A theme park for the Holy Land?
American Evangelicals and Israeli officials plan to unveil this month a $60 million park where Jesus walked.
JERUSALEM — Officials in Israel say that out of about 2 million people who will realize their dream of visiting the Holy Land this year, more than half will be Christian. And among those, more than half will be Evangelical.
With that in mind, the Israeli ministry of tourism has gone public with a plan to build - in partnership primarily with American Evangelical churches - a sprawling Holy Land Christian Center on the northern shores of the Sea of Galilee, home to some of the most notable chapters in Jesus' ministry. The center, to be built on approximately 125 acres that the Israeli government is offering free of cost, would be a Christian theme park and visitors' center, one that would be particularly attractive to Evangelicals and other Christians who want to spend more time in the places where Jesus walked.
Highlights may include a Holy Bible Garden, full of plants and trees mentioned in the New Testament, and equipped with quiet sites for reflection and prayer. A Sea of Galilee Amphitheater will overlook the mouth of the Jordan River and hold 1,500-2,000 worshippers. And the park will have a Christian Experience Auditorium and a Multimedia Center. The center would also feature an online broadcast center, which would give religious leaders an opportunity to address their followers back home, live, near the tranquil blue waters of the Sea of Galilee (which today is considered a lake).
"It will focus on the real places where Jesus walked," says Ido Hartuv, a spokesman for the tourism ministry. "It's a place where pilgrims can touch the experience - they can touch the Bible."
Israeli officials say they are in advanced discussions with several prominent churches that will serve as investors and builders of the $60 million center. Tourism Minister Abraham Hirschson told the Haaretz newspaper that he hoped the first of several agreements would be signed this month, and that one of the key figures at the heart of the project would be Pat Robertson, the prominent televangelist and founder of The 700 Club.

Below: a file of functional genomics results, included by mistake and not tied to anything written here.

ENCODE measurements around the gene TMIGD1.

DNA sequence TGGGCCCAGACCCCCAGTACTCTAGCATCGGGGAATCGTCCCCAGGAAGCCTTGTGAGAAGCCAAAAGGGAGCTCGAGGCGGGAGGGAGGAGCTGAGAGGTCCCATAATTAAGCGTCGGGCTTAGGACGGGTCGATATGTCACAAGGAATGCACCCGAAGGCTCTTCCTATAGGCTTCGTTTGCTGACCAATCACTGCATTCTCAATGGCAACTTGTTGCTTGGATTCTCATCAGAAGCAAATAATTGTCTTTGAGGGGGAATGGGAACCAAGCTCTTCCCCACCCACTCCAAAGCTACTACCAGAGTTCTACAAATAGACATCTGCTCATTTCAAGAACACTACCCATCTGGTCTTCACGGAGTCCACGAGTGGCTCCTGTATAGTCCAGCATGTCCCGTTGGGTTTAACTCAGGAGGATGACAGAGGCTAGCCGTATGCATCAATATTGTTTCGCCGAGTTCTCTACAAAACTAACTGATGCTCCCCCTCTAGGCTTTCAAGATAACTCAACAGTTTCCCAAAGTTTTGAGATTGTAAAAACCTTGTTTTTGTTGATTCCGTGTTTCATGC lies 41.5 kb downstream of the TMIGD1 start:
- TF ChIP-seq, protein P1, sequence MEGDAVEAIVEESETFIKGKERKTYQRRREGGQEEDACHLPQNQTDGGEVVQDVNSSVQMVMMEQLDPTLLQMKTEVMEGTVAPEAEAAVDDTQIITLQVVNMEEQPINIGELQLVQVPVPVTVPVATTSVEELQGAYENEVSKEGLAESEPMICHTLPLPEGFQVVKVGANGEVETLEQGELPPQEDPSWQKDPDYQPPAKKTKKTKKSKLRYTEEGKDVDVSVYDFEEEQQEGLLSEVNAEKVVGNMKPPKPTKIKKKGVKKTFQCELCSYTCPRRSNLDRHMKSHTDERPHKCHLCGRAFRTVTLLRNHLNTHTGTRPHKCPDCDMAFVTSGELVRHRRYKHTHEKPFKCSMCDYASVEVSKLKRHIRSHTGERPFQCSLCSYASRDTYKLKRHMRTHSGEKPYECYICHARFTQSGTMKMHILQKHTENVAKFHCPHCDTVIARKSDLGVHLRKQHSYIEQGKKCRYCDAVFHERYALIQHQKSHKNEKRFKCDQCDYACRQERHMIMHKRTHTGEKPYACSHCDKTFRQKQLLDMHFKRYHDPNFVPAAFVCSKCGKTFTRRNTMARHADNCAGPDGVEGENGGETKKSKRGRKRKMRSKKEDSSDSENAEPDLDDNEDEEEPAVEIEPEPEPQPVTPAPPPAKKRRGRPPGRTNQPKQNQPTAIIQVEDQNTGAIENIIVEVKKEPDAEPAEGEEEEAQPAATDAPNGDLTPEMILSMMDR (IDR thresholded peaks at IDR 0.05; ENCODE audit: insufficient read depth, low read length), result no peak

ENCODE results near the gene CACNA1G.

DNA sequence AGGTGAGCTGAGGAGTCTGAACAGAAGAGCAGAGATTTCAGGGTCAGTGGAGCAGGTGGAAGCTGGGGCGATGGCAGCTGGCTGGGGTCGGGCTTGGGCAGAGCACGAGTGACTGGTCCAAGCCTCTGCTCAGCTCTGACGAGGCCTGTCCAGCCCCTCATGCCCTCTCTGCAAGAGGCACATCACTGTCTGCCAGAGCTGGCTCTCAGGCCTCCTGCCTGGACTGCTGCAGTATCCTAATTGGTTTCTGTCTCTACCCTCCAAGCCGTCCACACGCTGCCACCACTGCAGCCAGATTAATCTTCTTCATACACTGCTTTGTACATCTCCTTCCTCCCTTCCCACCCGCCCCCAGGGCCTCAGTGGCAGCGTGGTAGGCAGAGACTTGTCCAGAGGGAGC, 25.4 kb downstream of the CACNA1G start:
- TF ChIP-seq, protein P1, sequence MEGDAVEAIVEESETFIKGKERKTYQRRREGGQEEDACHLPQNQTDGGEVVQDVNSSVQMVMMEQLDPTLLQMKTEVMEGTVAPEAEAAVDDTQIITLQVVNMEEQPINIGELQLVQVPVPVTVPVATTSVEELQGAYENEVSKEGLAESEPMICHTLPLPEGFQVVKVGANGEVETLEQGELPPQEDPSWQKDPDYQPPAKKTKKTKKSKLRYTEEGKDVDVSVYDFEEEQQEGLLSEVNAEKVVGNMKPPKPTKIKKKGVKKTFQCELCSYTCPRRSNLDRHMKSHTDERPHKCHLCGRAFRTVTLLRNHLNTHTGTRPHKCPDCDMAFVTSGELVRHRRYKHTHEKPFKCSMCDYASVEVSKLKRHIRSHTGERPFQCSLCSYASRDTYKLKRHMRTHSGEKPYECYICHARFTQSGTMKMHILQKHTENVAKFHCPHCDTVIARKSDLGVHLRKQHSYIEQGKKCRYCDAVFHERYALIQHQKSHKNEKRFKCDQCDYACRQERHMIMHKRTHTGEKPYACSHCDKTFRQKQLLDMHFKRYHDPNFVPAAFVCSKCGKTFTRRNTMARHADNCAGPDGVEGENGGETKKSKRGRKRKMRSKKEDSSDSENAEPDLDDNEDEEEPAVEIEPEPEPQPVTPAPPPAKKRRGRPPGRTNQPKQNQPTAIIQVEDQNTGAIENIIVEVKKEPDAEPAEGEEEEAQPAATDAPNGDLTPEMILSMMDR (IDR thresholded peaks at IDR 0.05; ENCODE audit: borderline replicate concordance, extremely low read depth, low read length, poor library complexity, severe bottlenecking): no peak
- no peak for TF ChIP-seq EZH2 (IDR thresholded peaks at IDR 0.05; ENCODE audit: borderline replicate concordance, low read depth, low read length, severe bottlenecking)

"It thrills me to think that there will be a place in the Galilee whereEvangelical Christians from all over the world can come to celebrate theactual place where Jesus Christ lived and taught. It will be our pleasure tofully cooperate with this initiative of the Israeli Government," says Mr.Robertson.
The plans to build the center - and to turn a large swath of the pastoral waterside territory, from Magdala to Bethsaida, into a Galilee World Heritage Park, complete with hiking trails along paths Jesus would have walked - come at a time of seesawing in relations between Israel and various US churches.
Several mainline Protestant churches are considering pulling their money out of the stocks of companies that sell military equipment to Israel in a protest against Israel's dealing with the Palestinian intifada. Churches considering an economic boycott point to the building of the West Bank barrier as well as an expansion of Israeli settlements over the Green Line, Israel's pre-1967 boundaries. In August, the Presbyterian Church passed a resolution to explore divestment, but no final decision will be taken before the church's next convention in the summer of 2006.